EMV is widely used in the UK (Chip and PIN) and parts of Europe, but when it is not
available in a specific area, ATMs must fallback to using the easy to copy magnetic stripe
to perform transactions. This fallback behaviour can be exploited.[82]

[edit] Related devices


A Talking ATM is a type of ATM that provides audible instructions so that persons who
cannot read an ATM screen can independently use the machine. All audible information
is delivered privately through a standard headphone jack on the face of the machine.
Information is delivered to the customer either through pre-recorded sound files or via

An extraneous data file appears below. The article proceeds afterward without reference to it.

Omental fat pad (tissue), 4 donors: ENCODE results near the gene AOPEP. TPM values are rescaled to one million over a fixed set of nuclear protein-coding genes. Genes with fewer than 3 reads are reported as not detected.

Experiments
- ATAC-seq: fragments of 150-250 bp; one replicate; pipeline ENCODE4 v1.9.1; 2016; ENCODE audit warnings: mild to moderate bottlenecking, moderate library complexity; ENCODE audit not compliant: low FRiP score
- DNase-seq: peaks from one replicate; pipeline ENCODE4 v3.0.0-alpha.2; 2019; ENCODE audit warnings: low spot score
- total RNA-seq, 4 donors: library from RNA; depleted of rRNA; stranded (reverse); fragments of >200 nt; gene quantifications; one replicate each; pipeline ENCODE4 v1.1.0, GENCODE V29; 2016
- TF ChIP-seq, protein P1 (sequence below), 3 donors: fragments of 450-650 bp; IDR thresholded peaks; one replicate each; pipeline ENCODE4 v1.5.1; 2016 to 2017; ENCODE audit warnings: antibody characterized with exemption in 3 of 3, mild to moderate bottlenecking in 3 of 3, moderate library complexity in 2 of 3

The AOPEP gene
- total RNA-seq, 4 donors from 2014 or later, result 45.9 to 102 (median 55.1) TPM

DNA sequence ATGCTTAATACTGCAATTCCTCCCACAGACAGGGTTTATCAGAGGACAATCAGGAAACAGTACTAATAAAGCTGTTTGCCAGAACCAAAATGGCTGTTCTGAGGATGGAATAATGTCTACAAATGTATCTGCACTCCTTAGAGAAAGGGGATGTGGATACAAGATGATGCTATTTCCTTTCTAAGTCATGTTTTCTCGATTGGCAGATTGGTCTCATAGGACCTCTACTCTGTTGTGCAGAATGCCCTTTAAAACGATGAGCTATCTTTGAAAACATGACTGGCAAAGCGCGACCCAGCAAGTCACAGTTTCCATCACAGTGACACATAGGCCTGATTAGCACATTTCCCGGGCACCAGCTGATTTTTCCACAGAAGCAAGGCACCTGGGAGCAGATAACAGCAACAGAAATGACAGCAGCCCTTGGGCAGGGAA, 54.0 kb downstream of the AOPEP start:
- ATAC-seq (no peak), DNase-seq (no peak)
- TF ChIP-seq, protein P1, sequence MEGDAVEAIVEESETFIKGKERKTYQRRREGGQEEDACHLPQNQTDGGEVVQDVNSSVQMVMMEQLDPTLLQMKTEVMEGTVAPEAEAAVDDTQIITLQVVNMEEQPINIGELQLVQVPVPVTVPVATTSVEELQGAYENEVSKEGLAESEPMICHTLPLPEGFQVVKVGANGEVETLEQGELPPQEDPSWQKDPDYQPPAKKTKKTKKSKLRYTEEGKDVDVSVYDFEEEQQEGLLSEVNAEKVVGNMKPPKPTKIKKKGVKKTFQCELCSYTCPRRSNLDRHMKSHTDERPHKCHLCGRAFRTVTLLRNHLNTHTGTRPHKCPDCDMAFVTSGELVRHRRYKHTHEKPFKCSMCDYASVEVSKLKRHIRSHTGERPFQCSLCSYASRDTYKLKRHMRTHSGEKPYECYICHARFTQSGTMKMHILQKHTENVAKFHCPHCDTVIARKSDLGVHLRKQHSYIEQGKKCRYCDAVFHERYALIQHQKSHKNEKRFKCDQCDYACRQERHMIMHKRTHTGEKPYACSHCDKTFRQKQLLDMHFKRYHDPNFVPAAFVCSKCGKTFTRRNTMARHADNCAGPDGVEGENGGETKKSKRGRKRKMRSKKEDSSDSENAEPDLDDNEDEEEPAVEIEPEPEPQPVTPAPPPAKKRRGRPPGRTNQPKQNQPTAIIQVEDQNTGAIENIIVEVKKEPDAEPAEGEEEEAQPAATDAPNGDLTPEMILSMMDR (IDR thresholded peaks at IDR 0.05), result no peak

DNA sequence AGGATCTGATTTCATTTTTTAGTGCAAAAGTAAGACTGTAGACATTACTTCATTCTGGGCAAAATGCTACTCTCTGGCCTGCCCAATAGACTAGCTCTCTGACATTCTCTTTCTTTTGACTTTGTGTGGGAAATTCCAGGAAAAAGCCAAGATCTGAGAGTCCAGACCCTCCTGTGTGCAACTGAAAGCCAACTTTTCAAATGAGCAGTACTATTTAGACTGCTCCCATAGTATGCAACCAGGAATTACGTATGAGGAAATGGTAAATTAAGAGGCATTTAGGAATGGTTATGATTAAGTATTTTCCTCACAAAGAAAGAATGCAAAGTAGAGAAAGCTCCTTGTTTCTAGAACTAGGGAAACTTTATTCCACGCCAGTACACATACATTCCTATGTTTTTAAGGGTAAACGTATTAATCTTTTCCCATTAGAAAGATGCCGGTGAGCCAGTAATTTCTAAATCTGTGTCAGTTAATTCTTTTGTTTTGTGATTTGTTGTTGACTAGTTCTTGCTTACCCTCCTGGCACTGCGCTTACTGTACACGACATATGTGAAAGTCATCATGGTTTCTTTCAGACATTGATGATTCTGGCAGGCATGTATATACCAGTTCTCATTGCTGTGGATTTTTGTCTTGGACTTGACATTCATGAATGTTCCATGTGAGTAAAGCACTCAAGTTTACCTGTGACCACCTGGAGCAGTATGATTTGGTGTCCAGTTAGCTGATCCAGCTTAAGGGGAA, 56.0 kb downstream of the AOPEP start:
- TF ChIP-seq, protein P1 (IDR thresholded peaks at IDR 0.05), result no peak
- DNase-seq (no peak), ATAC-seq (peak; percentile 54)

text-to-speech speech synthesis.

A postal interactive kiosk may also share many of the same components as an ATM
(including a vault), but only dispenses items relating to postage.[83][84]

A scrip cash dispenser may share many of the same components as an ATM, but lacks
the ability to dispense physical cash and consequently requires no vault. Instead, the
customer requests a withdrawal transaction from the machine, which prints a receipt. The
customer then takes this receipt to a nearby sales clerk, who then exchanges it for cash
from the till.[85]

A Teller Assist Unit may also share many of the same components as an ATM (including
a vault), but they are distinct in that they are designed to be operated solely by trained
personnel and not the general public, they do not integrate directly into interbank
networks, and are usually controlled by a computer that is not directly integrated into the
overall construction of the unit.

[edit] See also


Numismatics Portal
Information technology Portal
Business and Economics Portal

• EFTPOS
• Banknote Counter